AV Science Forum poster DocPrego is an inspiration to any DIY theater enthusiast. He’s already on the third incarnation of his “Ridiculously Inexpensive Dedicated Kick-### Home Theater,” having recently gone from an 89-inch to 120-inch screen (the first incarnation was actually a room with an old 4:3 screen). One thing he’s realized with every version is that screen masking is key to maximizing projected images.
Masking involves covering the unused. dark gray, bars produced on the top and bottom of the screen when showing a movie whose aspect ratio is wider than the screen’s.
You’ll find that “CinemaScope” 2.35:1 or 2.40:1 aspect movies’ colors pop more and that the image generally seems sharper when the bars are masked to match a common 16:9 screen’s conventional black fabric border. Here’s how DocPrego achieved it in a “ridiculously inexpensive” manner for his 89-inch screen (you can read more about the masking solutions for the 89-incher here and the upgraded 120-inch screen theater here):
—He started by using leftover black velvet material from the screen he built.
—At Lowe’s he found a 2-by-8-foot sheet of sturdy foam (after looking at several flimsy types) to wrap in the fabric. “But how would I keep these masks in place?” DocPrego wondered. “My first thought was that it would be great if they fit inside my screen frame tightly by friction alone. I grabbed some Velcro just in case and then got a roll of masking tape to secure the velvet onto the foam, and a utility knife to cut the foam.”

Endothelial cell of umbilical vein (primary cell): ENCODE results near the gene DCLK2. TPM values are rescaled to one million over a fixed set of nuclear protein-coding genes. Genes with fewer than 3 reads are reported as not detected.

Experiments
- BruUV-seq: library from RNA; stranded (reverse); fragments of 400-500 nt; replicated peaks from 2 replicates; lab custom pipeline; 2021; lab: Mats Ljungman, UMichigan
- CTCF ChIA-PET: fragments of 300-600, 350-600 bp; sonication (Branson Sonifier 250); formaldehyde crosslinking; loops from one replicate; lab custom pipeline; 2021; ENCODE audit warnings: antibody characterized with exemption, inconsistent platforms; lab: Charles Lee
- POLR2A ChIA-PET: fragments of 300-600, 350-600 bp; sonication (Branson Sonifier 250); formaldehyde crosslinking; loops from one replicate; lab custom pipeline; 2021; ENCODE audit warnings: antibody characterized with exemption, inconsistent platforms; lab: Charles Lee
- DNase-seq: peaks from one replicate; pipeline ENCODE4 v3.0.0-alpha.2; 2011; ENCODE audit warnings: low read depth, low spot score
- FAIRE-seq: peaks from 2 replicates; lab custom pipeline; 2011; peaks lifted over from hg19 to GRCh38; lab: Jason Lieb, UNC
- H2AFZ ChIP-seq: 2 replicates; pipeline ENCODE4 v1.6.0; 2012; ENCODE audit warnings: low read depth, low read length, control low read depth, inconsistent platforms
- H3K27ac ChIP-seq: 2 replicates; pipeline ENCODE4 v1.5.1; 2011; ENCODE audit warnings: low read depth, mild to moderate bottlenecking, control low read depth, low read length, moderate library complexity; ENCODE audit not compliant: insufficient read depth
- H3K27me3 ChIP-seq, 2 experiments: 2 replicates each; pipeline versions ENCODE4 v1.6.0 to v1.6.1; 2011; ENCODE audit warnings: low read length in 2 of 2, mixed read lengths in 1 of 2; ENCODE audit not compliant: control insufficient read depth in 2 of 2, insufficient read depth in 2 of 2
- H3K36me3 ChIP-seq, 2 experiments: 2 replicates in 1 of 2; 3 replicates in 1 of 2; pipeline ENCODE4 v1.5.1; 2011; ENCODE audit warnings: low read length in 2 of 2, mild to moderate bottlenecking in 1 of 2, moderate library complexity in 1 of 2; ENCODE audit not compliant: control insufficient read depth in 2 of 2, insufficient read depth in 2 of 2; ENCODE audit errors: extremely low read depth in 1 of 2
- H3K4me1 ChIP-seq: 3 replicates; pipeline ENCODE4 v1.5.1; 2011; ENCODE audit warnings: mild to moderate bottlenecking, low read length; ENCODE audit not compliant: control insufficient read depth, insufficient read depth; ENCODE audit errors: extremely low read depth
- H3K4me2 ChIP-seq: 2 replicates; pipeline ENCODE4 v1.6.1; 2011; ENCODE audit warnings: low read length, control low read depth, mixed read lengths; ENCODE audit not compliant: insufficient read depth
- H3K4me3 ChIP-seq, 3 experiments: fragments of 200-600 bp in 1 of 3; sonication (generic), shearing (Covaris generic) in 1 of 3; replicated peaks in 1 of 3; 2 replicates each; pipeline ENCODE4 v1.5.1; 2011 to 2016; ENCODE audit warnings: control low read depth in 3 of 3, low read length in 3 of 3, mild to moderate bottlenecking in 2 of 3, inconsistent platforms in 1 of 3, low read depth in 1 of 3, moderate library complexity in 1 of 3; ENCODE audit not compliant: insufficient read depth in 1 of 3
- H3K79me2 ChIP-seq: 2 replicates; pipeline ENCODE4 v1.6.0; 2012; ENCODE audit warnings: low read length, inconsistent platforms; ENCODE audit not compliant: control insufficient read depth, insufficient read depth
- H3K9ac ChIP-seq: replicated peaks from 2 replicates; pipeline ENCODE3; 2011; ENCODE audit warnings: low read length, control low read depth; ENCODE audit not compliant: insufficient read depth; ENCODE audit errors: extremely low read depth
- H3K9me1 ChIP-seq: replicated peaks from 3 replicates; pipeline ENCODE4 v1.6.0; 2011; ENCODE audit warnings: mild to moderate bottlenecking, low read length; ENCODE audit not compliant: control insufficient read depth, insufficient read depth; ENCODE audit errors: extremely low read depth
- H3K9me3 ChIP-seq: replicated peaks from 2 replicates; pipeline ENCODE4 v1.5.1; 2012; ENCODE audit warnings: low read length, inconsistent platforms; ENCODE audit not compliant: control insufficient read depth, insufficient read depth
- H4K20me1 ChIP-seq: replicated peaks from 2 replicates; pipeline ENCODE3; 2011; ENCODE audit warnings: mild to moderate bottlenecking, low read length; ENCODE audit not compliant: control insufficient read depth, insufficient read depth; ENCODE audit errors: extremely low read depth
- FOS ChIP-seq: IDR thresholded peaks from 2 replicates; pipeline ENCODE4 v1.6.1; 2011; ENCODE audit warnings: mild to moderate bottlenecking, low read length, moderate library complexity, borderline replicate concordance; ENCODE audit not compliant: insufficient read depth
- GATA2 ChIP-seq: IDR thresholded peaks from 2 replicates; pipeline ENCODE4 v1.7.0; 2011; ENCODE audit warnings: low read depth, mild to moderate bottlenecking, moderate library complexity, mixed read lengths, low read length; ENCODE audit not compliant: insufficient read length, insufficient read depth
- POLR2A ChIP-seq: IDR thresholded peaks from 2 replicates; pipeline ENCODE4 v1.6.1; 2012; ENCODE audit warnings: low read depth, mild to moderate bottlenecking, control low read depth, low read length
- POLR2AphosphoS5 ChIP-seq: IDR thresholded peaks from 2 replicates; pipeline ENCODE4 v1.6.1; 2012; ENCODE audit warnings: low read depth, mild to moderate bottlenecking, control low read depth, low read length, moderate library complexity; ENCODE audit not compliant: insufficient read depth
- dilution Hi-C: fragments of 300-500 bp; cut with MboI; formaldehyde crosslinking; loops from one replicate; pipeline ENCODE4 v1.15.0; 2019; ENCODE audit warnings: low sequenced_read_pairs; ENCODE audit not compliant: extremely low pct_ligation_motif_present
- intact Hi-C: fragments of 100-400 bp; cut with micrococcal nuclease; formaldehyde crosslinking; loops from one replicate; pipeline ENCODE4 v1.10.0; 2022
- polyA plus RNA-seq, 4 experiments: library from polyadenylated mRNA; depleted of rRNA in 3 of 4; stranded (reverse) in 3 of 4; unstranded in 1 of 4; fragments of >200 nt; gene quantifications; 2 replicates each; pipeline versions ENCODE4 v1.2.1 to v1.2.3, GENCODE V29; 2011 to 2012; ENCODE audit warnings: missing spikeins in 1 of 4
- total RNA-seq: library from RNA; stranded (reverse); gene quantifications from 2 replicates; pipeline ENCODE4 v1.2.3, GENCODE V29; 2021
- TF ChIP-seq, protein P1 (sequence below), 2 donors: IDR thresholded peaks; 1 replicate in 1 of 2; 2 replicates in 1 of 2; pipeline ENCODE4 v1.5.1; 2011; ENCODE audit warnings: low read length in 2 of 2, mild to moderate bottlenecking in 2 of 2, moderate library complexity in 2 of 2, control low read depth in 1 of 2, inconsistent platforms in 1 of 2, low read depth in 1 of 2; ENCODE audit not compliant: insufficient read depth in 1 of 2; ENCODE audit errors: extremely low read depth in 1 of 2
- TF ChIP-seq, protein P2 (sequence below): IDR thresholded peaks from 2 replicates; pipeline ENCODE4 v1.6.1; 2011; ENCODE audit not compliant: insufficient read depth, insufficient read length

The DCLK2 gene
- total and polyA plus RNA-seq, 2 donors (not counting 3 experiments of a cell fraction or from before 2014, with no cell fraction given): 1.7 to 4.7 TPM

—He got home and projected a 2.40:1 Blu-ray image onto the screen and measured the bars. They were about 5 inches tall, so he cut the masks to 5 1/4 by 77 3/4 inches (the inside width of the frame).
—He used masking tape to pull the velvet tightly around the foam and secured it to the back of the mask. A test fit proved the mask to be about a quarter of an inch too wide, so he opened the velvet and cut off a tiny amount of foam and recovered.
“It fit like a champ, and no Velcro was needed because the friction was more than enough to hold it in place,” he says. “How did it turn out? Amazing! I was giddy when I projected my first 2.40:1 movie on it. Beyond belief, the improvement that the masks made.”
Total cost? About $7.50 for the foam, $2.50 for the masking tape, $1.96 for the utility knife and the original cost of the velvet. “I guess I spent about $20 total including the velvet, but I think I am overestimating.”
Below are shots of the room courtesy of DocPrego. The darkened room pics have been tweaked for brightness and contrast to try to better show the masking (as he says, the giveaway in the non-masking image is the pause icon in the lower left corner from the Blu-ray disc).
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Arlen writes about home technology installations and product news and reviews for electronichouse.com
and Electronic House magazine.